Dan is well-known journalist and anchor for ABCs Good Morning America. In 2014, in the middle of a broadcast, Dan suffered a sudden, debilitating panic attack, and melted down in front of five million people. Long story short, that was the catalyst for a long journey of discovery that led him to mindfulness. Dan is also the author of 10% Happier (How I Tamed the Voice in my Head, Reduced Stress Without Losing My Edge, and Found Self-Help That Actually Works – A True Story). (2 minutes, 30 seconds).

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Science and Mindfulness | Anderson Cooper

A brief snippet from the 2014 segment on Mindfulness, graphically demonstrating the immediate impact of meditation on stress. The program features Anderson Cooper profiling Dr. Jon Kabat-Zinn, one of the early pioneers of secular, science-based Modern Mindfulness, and the creator of “Mindfulness Based Stress Reduction”, the first curriculum to apply mindfulness as an intervention for pain management in a clinical environment. (1.25 minutes). Watch the entire 25 minute segment here (25 minutes).

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Mindfulness at Google | Dr. Jon Kabat-Zinn

Dr. Jon Kabat-Zinn is arguably the founder of Modern Mindfulness, and remains one of the most articulate voices at the intersection of mindfulness and science, medicine, education and the workplace. This is a very interesting presentation and meditation class led by Kabat-Zinn at the Google campus in Mountain View. One of the leading authorities on mindfulness, at one of the most progressive companies in the world (1 hour, 10 minutes).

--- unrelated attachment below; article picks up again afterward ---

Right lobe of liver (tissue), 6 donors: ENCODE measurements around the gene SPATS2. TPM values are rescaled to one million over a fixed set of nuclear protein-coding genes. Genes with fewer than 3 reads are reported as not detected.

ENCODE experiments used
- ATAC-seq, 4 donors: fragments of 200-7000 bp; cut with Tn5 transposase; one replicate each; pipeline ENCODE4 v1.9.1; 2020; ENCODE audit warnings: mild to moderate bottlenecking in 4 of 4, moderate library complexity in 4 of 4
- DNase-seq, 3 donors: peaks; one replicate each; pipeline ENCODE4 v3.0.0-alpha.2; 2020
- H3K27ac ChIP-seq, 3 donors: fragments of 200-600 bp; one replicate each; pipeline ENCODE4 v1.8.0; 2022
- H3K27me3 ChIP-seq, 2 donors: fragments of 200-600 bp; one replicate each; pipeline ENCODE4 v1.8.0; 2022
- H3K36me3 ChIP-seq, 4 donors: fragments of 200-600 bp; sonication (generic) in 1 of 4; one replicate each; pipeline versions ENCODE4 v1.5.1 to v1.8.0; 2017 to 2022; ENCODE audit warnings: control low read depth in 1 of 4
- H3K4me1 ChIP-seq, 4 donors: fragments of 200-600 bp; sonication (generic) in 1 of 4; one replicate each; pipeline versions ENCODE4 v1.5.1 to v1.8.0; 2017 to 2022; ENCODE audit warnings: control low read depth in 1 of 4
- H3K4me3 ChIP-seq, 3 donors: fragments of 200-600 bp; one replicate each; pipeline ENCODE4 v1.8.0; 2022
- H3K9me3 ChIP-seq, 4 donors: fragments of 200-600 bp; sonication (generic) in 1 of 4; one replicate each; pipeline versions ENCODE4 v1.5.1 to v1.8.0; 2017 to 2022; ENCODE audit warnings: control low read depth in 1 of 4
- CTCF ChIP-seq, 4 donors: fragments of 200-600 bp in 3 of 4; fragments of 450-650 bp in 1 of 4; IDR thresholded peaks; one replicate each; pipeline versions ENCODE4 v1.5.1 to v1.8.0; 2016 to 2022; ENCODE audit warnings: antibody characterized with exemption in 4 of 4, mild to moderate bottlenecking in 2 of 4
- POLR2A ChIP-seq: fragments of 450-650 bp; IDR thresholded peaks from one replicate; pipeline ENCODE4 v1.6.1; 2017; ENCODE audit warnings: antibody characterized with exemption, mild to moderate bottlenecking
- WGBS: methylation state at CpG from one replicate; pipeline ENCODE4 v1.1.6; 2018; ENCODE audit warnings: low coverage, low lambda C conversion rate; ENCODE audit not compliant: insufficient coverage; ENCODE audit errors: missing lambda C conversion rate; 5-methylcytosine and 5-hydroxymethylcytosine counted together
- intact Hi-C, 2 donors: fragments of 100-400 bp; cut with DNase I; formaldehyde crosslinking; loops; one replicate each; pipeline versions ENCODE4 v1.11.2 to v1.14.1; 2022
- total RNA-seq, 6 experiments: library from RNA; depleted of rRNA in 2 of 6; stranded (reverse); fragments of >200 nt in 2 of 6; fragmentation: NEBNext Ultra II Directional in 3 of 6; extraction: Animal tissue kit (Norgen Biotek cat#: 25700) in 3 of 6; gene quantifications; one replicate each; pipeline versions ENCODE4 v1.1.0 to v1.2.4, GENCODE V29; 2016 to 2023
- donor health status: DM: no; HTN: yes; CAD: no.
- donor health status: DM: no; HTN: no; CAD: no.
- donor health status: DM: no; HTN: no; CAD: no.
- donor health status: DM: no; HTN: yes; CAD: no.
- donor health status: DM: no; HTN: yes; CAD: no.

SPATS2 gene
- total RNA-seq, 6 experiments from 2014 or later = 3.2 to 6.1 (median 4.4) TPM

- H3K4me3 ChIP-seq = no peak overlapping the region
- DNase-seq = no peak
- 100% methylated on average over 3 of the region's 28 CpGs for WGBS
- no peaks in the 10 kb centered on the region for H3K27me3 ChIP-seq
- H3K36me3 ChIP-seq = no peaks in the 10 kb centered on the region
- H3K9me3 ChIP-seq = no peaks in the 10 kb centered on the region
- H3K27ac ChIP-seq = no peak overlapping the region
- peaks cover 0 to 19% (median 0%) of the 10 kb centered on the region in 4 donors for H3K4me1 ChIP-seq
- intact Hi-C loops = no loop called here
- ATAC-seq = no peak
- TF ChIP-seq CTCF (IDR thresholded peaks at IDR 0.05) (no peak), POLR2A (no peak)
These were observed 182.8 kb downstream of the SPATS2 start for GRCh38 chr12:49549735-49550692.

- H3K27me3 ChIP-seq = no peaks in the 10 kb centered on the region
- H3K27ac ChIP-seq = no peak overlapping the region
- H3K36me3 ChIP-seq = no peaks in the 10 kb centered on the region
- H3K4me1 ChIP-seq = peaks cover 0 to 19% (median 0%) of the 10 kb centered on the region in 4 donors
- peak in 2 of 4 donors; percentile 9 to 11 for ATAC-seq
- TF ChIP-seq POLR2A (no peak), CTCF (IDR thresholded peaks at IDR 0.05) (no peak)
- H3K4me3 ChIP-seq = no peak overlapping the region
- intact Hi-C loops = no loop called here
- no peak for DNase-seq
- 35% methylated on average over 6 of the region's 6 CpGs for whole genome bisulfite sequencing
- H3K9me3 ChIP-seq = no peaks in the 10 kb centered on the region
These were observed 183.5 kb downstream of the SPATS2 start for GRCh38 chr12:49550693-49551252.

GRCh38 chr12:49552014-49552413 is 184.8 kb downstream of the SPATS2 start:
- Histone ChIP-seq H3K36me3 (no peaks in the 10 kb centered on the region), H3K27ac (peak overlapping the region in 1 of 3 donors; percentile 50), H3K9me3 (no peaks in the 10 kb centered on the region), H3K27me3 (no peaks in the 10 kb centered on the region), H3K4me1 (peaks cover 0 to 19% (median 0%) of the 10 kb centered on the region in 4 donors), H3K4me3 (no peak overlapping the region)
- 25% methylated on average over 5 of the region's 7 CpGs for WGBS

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Wellness is a Skill | Dr. Richard Davidson

Dr. Richie Davidson is a neuroscientist at the University of Wisconsin, and was the first researcher to take a close look at the impact of mindfulness on the physical structure and function of the brain. His work literally launched the Modern Mindfulness movement by validating meditation as a replicable and measurable form of neural training. (25 minutes).

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How Meditation Reshapes Our Brains | Dr. Sara Lazar

Dr. Sara Lazar is a neuroscientist and Professor of Psychology at Harvard University, and is also conducting ground-breaking research into mindfulness, the body and the brain. This is a presentation of some of her very early work (2012) around the physical impact of neural training. (8 minutes, 30 seconds).

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Happiness is a Trainable Skill | Dr. Matthieu Ricard

Dr. Matthieu Ricard was a prominent French molecular geneticist, when he decided 40 years ago, to travel to the Himalayas and become a Buddhist monk. Today, he’s an author, a close aide to the Dalai Lama, and has been named “The Happiest Man in the World” as a result of fMRI results that have recorded his “off the charts” capacity for love, kindness and compassion. Here, he makes the case that Western science is simply proving what Buddhist scholars have been saying for millennia – Happiness (or say, wellness) is a trainable neural skill. (20 minutes, 54 seconds).